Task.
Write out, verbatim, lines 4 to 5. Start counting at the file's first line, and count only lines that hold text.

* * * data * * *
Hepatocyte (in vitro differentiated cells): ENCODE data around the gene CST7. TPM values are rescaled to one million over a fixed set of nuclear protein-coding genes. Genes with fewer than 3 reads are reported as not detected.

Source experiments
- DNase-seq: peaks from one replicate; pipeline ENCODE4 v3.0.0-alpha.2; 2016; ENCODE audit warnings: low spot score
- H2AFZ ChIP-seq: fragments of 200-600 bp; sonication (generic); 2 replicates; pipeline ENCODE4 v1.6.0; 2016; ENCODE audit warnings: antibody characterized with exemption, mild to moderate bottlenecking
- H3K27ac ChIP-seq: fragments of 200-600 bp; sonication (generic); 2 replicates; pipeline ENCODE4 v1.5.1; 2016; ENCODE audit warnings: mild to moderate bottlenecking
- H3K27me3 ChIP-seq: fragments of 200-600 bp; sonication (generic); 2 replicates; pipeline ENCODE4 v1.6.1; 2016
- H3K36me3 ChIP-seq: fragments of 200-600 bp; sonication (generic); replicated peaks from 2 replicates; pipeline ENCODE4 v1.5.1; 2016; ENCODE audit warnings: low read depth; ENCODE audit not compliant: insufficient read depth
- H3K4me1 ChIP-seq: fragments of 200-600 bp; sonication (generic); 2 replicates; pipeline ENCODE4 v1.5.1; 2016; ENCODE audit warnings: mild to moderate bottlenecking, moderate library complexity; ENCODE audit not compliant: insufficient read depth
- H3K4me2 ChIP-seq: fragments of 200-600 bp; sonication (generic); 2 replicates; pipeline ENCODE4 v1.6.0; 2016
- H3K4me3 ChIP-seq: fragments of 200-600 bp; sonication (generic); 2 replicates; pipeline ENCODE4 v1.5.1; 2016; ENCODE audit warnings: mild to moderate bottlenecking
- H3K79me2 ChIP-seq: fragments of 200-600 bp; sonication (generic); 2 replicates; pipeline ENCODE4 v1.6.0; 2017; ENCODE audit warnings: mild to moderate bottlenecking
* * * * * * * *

- H2AFZ ChIP-seq: fragments of 200-600 bp; sonication (generic); 2 replicates; pipeline ENCODE4 v1.6.0; 2016; ENCODE audit warnings: antibody characterized with exemption, mild to moderate bottlenecking
- H3K27ac ChIP-seq: fragments of 200-600 bp; sonication (generic); 2 replicates; pipeline ENCODE4 v1.5.1; 2016; ENCODE audit warnings: mild to moderate bottlenecking